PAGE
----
The Germs of GIRM |
Part Forty-eight: The Vernacular Variety Show
"In many instances in a Novus Ordo Mass, however, the psalmist stands at an ambo (sometimes in the pulpit) and outdoes Mitch Miller as the leader of a gigantic sing-along hootenanny (exaggerated hand gestures, forced smiles, looks of concern, the moving of the head from side to side a la Charlie McCarthy, Mortimer Snerd or Jerry Mahoney)."
Paragraph 100 of GIRM reads as follows:
"In the absence of an instituted acolyte, lay ministers may be designated for service at the altar and to assist the priest and the deacon. They may carry the cross, candles, ashes, censer, bread, wine and water. As well, they may be designated to distribute Holy Communion as extraordinary ministers."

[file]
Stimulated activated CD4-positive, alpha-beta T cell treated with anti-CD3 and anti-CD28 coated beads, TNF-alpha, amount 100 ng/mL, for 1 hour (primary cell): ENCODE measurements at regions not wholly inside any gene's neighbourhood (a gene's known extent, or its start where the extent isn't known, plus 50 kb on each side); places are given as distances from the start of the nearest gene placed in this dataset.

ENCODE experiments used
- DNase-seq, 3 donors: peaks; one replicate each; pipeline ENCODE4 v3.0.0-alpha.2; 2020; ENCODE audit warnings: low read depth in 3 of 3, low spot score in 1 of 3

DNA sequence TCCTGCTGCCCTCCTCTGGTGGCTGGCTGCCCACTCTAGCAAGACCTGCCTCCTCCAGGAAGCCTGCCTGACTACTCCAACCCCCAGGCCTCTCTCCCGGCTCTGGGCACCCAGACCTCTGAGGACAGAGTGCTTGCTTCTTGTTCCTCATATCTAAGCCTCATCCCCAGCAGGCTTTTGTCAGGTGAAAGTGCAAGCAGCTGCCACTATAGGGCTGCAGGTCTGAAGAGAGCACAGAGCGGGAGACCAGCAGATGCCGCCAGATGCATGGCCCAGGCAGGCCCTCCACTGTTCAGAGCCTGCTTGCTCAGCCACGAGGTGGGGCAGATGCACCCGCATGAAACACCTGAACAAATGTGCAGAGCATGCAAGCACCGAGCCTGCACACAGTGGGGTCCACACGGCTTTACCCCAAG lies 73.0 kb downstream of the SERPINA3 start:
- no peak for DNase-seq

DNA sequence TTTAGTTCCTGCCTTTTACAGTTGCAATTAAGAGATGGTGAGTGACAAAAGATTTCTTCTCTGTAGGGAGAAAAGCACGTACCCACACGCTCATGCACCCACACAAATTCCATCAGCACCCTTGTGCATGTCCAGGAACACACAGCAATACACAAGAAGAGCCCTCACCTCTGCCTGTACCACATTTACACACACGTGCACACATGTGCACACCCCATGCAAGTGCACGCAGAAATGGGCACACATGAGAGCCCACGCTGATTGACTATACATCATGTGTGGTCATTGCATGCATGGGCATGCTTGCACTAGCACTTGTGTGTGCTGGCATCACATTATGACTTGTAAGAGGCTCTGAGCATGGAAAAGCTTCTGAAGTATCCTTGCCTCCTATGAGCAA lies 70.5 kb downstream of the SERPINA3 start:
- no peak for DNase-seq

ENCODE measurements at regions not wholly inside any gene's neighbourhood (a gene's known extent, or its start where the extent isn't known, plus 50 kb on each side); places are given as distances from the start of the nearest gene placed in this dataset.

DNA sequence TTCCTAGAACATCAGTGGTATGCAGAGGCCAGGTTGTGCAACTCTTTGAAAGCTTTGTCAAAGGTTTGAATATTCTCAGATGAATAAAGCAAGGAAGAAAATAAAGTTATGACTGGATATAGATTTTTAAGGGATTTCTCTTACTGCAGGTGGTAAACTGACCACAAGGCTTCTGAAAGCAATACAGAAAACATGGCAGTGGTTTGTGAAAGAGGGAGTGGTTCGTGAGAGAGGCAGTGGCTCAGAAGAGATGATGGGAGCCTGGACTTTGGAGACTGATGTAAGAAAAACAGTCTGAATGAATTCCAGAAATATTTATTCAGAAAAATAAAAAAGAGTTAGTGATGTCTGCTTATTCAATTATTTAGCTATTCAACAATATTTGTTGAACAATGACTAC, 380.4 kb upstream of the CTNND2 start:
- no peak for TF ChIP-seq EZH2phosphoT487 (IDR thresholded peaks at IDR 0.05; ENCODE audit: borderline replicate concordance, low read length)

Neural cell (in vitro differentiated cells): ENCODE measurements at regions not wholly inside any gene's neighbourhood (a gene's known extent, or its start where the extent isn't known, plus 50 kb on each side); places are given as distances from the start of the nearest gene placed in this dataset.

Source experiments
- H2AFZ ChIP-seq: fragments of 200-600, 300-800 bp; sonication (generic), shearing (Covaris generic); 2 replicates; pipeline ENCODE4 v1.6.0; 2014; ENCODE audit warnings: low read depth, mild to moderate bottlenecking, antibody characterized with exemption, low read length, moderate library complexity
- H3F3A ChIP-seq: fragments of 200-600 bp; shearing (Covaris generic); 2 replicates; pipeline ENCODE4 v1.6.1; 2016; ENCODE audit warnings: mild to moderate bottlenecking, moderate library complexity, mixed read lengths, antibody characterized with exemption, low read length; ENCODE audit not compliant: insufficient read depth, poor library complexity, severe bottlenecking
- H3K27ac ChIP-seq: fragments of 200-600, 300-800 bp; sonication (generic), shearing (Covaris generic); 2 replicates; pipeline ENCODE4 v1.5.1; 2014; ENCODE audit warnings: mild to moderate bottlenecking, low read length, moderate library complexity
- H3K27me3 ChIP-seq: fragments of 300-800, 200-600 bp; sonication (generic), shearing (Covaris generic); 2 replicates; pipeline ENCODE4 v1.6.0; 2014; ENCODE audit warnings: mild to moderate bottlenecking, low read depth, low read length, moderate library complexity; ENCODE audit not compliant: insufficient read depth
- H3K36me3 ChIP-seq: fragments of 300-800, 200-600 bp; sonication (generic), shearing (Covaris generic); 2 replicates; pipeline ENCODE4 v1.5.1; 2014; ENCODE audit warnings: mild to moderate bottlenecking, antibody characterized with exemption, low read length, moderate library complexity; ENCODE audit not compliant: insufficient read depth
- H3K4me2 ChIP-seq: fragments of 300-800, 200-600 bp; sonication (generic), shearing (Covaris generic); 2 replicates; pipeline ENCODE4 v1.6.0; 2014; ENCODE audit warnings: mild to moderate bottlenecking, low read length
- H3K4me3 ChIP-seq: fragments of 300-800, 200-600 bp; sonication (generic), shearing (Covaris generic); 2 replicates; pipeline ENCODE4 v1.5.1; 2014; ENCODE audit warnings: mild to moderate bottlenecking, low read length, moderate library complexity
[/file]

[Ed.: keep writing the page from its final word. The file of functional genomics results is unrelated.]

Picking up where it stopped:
Comment and Analysis: Note the use of the word "minister" to refer to the role which used to go by the phrase "altar boy." Now, however, women are permitted to "serve" as "ministers" at the altar. And even though a recent document from the Holy See "gives" priests the right to exclude women from "service" at the altar (even if a particular diocesan ordinary permits their use in accord with the indult granted by Pope John Paul II in 1994 - can that really be eight years ago now?), the norm in most places across the country is that at least one girl or woman is discharging the "ministry" of an acolyte by means of delegation. This obliterates the distinction between men and women honored by our Lord Himself at the Last Supper, gives rise to a sense of entitlement and self-importance, and detracts from the action of the priest acting in persona Christi. Alas, the priest is merely presiding over a circus featuring a host of characters.
Paragraph 101 of GIRM reads as follows:
"In the absence of an instituted reader, lay people may be designated to proclaim readings from the Sacred Scriptures. Such designated readers must be truly qualified and prepared for this office, so that the faithful will develop a warm and lively love for Sacred Scripture from listening to the reading from the sacred texts."